Issues around compliance schedules
These are becoming more and more complex as time passes. Refer to the Exemplar Compliance Schedule if you are working on a commercial project. We expect compliance schedule information to be to the standard laid out in this guidance.
Inspection and CCC statistics
Last year our inspectors did over 1800 inspections. In the jan to jan 21/22 period we issued 255 Code compliance certificates – plus 65 refusals all within statutory times frames average processing days for the CCC’s were 5 day. In the jan to jan 22-23 period we issued 239 Code Compliance Certificates plus 2 were refused. 92% were done within time with an average processing time of 11 days.
Above ground inspections
With a greater focus on health and safety of our staff, we need to ensure that when our inspectors need access to the roof or need to use a scaffold there is someone on site with them. In addition it is important to note that if the inspectors consider that the scaffold is not safe ( or the site for that matter) the inspection will not go ahead.
Drainage and septic tank installation inspections
We are still coming across situations where drainage work, septic tanks and the like are being backfilled without council inspections. Where this is the case the tanks and drains will need to be dug up and exposed so that we can inspect them or the CCC may be refused.
Following up older consents
Council will be contacting owners of buildings where the consents have not been issued a Code Compliance certificate. This may mean that designers and builders may start getting contacted by past clients. Often outstanding Code Compliance certificates come out when someone is trying to sell a property. This can delay a sale while outstanding matters are resolved. Our friendly team is always happy to answer questions regarding the status of a consent.
Building consent applications
We have noticed an increase in the number of cases where designers enter their own contact details in the section that requires the owners contact details. Where this is identified the consent will not be accepted until the information is correct.
IANZ accreditation assessment
In late October we were audited by International Accreditation New Zealand against the Buildings [Accreditation of Building Consent Authorities] Regulations. We have three General Non-Compliances to fix by March and are classed as a low-risk organisation. This was a very pleasing outcome for our small team. In addition it reflects well on those in our local industry that work hard to work within the relevant requirements. We will have another audit within two years.
The three things we have to fix are:
- Update our website’s information to be consistent with MBIE checklist/guidance.
- Chase up outstanding Code compliance certificates.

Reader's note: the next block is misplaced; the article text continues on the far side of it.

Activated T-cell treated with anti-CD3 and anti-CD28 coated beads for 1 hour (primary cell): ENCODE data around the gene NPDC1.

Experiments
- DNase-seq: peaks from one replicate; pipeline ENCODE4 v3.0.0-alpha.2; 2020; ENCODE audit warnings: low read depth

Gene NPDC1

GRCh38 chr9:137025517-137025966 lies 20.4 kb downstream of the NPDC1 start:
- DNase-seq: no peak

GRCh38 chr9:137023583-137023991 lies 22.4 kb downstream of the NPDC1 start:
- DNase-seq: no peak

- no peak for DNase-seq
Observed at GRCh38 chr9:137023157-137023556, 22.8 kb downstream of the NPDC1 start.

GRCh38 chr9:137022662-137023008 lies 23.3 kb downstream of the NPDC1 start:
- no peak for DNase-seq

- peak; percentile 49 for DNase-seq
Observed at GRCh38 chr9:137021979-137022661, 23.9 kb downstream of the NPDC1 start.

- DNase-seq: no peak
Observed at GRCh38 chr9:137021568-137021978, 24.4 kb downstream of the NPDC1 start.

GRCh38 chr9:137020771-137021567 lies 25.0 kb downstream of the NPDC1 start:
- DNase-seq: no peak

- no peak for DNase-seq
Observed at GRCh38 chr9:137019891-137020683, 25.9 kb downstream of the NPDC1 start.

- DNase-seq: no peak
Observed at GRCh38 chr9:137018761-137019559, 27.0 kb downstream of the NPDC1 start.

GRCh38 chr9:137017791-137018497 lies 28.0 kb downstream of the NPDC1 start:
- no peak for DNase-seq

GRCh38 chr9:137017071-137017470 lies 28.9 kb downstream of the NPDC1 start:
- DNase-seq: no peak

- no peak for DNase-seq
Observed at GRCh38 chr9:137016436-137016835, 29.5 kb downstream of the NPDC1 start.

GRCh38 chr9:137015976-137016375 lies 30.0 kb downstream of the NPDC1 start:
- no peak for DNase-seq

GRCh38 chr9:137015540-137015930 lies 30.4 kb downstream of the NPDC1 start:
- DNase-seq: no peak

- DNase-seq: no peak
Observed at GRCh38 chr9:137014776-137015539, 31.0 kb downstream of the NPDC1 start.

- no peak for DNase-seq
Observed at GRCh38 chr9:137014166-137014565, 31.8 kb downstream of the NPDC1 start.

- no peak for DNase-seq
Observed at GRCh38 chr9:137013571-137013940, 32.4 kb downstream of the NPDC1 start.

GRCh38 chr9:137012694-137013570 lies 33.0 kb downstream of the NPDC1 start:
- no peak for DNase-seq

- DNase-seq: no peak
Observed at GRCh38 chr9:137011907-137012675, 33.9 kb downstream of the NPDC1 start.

- Resolve issues with compliance schedules at receiving, processing and CCC times.
Building Warrants of Fitness
Council officers are currently reviewing the status of many buildings with outstanding building warrants of fitness or where the appropriate documentation has not been supplied at Bwof renewal time. As a result we will be contacting commercial building owners and making a time to visit the property to check that the compliance schedule is correct and accurately reflects the specified systems in the building. Building owners please be aware that there are charges that apply when Council undertake a building warrant of fitness audit.
Earthquake prone building
If you have an earthquake prone building and have yet to undertake any work, please update us on your progress towards making the necessary repairs.
Upcoming legislative change: new Building Code clauses
The Ministry of Business, Innovation, and Enterprise recently announced ongoing work to support the efficient use of energy, reducing carbon in buildings and also legislative change to reduce waste in the building and construction industry. It appears applicants in the future will need to show compliance with one or two new Building Code clauses during consenting and building work. You will likely need to provide information on embodied carbon and waste management/reduction for each project. MBIE are still to develop the details and the “ how to” for these schemes. We suggest you keep an eye on these workstreams, provide feedback to MBIE when the opportunities arise and keep up to date by enrolling to receive the MBIE updates etc.
Becca Adams has joined our team as a planner. Becca was born and raised in the Wairarapa, so brings good local knowledge. Becca studied at Otago University, travelled abroad, and completed a Masters of Resource and Environmental Planning at Massey University. She is keen to work with the community to ensure a high quality built environment. “I’m thrilled to join the team at CDC to deliver quality outputs for our community,” Becca said. The regulatory team are very pleased to welcome Becca aboard.